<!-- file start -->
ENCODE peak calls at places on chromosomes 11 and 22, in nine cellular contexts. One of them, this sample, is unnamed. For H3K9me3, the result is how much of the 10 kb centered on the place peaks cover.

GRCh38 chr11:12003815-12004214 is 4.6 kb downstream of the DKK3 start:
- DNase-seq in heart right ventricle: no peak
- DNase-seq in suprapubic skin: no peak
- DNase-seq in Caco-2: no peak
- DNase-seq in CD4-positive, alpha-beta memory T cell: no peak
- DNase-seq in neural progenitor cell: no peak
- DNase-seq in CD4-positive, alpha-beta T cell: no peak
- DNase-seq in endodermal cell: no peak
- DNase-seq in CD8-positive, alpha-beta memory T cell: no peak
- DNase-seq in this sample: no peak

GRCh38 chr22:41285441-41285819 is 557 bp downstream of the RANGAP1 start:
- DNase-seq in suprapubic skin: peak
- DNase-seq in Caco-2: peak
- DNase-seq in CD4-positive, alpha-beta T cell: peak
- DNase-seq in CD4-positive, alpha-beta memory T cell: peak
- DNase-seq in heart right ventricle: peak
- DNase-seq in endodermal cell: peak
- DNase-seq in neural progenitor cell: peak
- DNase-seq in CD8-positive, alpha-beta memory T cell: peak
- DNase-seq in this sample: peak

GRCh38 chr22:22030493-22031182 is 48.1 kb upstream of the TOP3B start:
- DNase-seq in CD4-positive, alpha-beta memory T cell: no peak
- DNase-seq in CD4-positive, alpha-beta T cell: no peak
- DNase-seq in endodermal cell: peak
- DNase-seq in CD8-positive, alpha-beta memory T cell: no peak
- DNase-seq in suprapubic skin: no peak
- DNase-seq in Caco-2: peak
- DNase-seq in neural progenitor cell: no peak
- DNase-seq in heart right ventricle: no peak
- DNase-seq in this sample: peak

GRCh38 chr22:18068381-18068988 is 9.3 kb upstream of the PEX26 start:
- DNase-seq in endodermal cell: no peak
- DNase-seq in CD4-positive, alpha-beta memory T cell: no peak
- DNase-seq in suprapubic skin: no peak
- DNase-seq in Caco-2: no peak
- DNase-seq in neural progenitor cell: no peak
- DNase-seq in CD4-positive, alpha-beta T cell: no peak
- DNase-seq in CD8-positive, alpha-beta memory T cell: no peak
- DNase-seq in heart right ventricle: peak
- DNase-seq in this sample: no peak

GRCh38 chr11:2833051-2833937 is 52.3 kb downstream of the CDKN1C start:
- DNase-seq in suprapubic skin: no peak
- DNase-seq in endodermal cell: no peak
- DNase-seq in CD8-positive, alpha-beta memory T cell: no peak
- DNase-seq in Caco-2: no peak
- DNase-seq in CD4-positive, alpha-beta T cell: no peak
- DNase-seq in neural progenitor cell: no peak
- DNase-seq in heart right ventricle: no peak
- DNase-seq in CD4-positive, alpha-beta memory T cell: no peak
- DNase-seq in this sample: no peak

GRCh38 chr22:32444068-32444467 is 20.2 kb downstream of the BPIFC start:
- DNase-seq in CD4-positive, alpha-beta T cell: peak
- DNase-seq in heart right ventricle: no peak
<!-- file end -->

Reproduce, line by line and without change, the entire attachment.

ENCODE peak calls at places on chromosomes 11 and 22, in nine cellular contexts. One of them, this sample, is unnamed. For H3K9me3, the result is how much of the 10 kb centered on the place peaks cover.

GRCh38 chr11:12003815-12004214 is 4.6 kb downstream of the DKK3 start:
- DNase-seq in heart right ventricle: no peak
- DNase-seq in suprapubic skin: no peak
- DNase-seq in Caco-2: no peak
- DNase-seq in CD4-positive, alpha-beta memory T cell: no peak
- DNase-seq in neural progenitor cell: no peak
- DNase-seq in CD4-positive, alpha-beta T cell: no peak
- DNase-seq in endodermal cell: no peak
- DNase-seq in CD8-positive, alpha-beta memory T cell: no peak
- DNase-seq in this sample: no peak

GRCh38 chr22:41285441-41285819 is 557 bp downstream of the RANGAP1 start:
- DNase-seq in suprapubic skin: peak
- DNase-seq in Caco-2: peak
- DNase-seq in CD4-positive, alpha-beta T cell: peak
- DNase-seq in CD4-positive, alpha-beta memory T cell: peak
- DNase-seq in heart right ventricle: peak
- DNase-seq in endodermal cell: peak
- DNase-seq in neural progenitor cell: peak
- DNase-seq in CD8-positive, alpha-beta memory T cell: peak
- DNase-seq in this sample: peak

GRCh38 chr22:22030493-22031182 is 48.1 kb upstream of the TOP3B start:
- DNase-seq in CD4-positive, alpha-beta memory T cell: no peak
- DNase-seq in CD4-positive, alpha-beta T cell: no peak
- DNase-seq in endodermal cell: peak
- DNase-seq in CD8-positive, alpha-beta memory T cell: no peak
- DNase-seq in suprapubic skin: no peak
- DNase-seq in Caco-2: peak
- DNase-seq in neural progenitor cell: no peak
- DNase-seq in heart right ventricle: no peak
- DNase-seq in this sample: peak

GRCh38 chr22:18068381-18068988 is 9.3 kb upstream of the PEX26 start:
- DNase-seq in endodermal cell: no peak
- DNase-seq in CD4-positive, alpha-beta memory T cell: no peak
- DNase-seq in suprapubic skin: no peak
- DNase-seq in Caco-2: no peak
- DNase-seq in neural progenitor cell: no peak
- DNase-seq in CD4-positive, alpha-beta T cell: no peak
- DNase-seq in CD8-positive, alpha-beta memory T cell: no peak
- DNase-seq in heart right ventricle: peak
- DNase-seq in this sample: no peak

GRCh38 chr11:2833051-2833937 is 52.3 kb downstream of the CDKN1C start:
- DNase-seq in suprapubic skin: no peak
- DNase-seq in endodermal cell: no peak
- DNase-seq in CD8-positive, alpha-beta memory T cell: no peak
- DNase-seq in Caco-2: no peak
- DNase-seq in CD4-positive, alpha-beta T cell: no peak
- DNase-seq in neural progenitor cell: no peak
- DNase-seq in heart right ventricle: no peak
- DNase-seq in CD4-positive, alpha-beta memory T cell: no peak
- DNase-seq in this sample: no peak

GRCh38 chr22:32444068-32444467 is 20.2 kb downstream of the BPIFC start:
- DNase-seq in CD4-positive, alpha-beta T cell: peak
- DNase-seq in heart right ventricle: no peak